Top Stories of 2017 | Work of Arts
Top Stories of 2017 | Work of Arts

Top Stories of 2017

A look back at an incredible year in the Faculty of Arts

Happy New Year (almost)!

2017 was the year we celebrated Canada’s 150th birthday, and in a typically Canadian way: thoughtfully, with a lot of self-examination and a determination to do better in the next 150 years. In the Faculty of Arts, we are cognizant of Canada’s complicated history, particularly with regard to Indigenous peoples, and this is reflected in both the stories we told this year and the stories that received the most attention from you, our audience.

As always, however, we continued to welcome new students (and new student bloggers!) to campus; celebrate our distinguished faculty, staff and alumni; cheer on our latest graduates; and revitalize the conversation around the value of an Arts education. 

In short, we heard and learned from a diverse, eloquent and impassioned group of voices this year.

In celebration, here’s a look back at the top 10 stories of 2017!

1. Our story about Teresa Spinelli, a 2017 Alumni Honour Award recipient, was not only our most popular WOA blog post this year — it was also our most popular post ever. This should come as no surprise. The President of the Italian Centre Shops is so beloved and respected in the Edmonton, and increasingly, in national communities, any story about her is bound to have legs. We are so proud to call her one of ours! Read Teresa’s story here: I have 509 employees and none are related by blood, but I love every one of them.

Teresa Spinelli

2. In our most popular Arts News story of 2017, historian Olive Dickason was recognized for her contributions to Canadian history with a series of events in November/December, hosted by the Department of History and Classics. Read her story here: Trailblazing Métis historian put Indigenous people front and centre in Canada’s story

Olive Dickason

3. On February 1, 2017, Alberta became the fourth province in Canada to officially recognize Black History Month. The history of black people in Alberta is largely unknown, obscured by what political scientist Malinda S. Smith calls the “tyranny of homogenization”. Read this Arts News here: Making Black history in Alberta visible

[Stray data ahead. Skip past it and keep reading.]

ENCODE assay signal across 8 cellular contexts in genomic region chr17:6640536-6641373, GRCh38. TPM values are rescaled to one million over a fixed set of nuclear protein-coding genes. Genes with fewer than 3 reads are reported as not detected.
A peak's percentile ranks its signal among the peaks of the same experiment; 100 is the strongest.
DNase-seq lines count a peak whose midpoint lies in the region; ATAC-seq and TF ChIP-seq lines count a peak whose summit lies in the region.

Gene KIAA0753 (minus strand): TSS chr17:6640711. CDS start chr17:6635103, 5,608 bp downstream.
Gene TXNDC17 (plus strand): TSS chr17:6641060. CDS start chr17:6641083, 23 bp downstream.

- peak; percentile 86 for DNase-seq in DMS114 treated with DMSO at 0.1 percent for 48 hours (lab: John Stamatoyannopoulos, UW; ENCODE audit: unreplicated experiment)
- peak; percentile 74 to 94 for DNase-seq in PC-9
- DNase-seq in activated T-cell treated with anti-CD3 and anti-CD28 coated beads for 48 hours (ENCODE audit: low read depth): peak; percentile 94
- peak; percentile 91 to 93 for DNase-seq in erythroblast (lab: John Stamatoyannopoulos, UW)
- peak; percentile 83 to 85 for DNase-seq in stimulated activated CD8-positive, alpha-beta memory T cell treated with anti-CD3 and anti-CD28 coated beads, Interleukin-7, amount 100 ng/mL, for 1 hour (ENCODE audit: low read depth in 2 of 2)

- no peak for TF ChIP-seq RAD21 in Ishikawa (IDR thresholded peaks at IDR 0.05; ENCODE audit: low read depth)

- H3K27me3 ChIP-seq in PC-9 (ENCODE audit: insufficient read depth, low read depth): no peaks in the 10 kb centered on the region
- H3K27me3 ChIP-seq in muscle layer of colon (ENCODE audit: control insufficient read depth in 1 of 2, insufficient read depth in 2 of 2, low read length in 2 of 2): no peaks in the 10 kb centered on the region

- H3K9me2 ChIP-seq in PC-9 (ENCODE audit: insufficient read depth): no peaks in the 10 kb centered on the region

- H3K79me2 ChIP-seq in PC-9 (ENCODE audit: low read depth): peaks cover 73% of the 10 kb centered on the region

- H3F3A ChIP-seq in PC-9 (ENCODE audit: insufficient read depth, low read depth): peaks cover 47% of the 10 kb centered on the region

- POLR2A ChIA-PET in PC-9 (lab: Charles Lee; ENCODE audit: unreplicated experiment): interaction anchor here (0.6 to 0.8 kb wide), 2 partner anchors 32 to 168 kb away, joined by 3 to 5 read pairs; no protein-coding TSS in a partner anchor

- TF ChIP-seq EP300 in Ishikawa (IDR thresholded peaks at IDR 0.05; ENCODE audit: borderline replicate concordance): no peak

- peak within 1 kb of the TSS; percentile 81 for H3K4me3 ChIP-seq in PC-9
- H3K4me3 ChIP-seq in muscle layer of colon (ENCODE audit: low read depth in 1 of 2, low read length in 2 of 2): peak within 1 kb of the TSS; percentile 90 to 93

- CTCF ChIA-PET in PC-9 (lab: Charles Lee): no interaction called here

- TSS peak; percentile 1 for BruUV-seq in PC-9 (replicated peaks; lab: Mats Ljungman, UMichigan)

Malinda Smith (right), Michaëlle Jean and Jennifer Kelly

4. In another popular Arts News story, classmates bid farewell to Cortona grad and friend Ernesto Rizzi. Because of a travel award endowed in his name, which will enable other students to embark on a life-changing journey, Ernesto’s legacy will live on. Read his story here: Classmates bid farewell to Cortona grad and friend Ernesto Rizzi

Ernesto Rizzi’s food truck, Dolce & Banana

5. As part of our year-long celebration of Canada’s 150th, we spoke to Tololwa Mollel — storyteller, dramatist, performer and children’s literature author. Born in Tanzania, Tololwa came to Canada to study (he received his MA in Drama in ’79), but then fell in love with the country and decided to stay. Read Tololwa’s story here: Feasting on Words

Tololwa Mollel, storyteller, dramatist, performer and children's literature in a Work of Arts profile story

Tololwa Mollel

6. In another Canada 150 profile story, we chatted with English and Film Studies professor Pat Demers. The first female president of the Royal Society of Canada, and a recent (2016) appointee to the Order of Canada, her life has been one of accomplishment, commitment, and… serendipity. Read Pat’s story here: Unplanned but not Unprepared 

Pat Demers

7. Over the course of the year, WOA has been collecting comments from our Arts community about what Canada’s 150th birthday means. In this first (and most popular) blog post featuring these quotes, one thing becomes clear: Canadians are deeply self-reflective. Read this post here: A Canada 150 Celebration? Not so fast.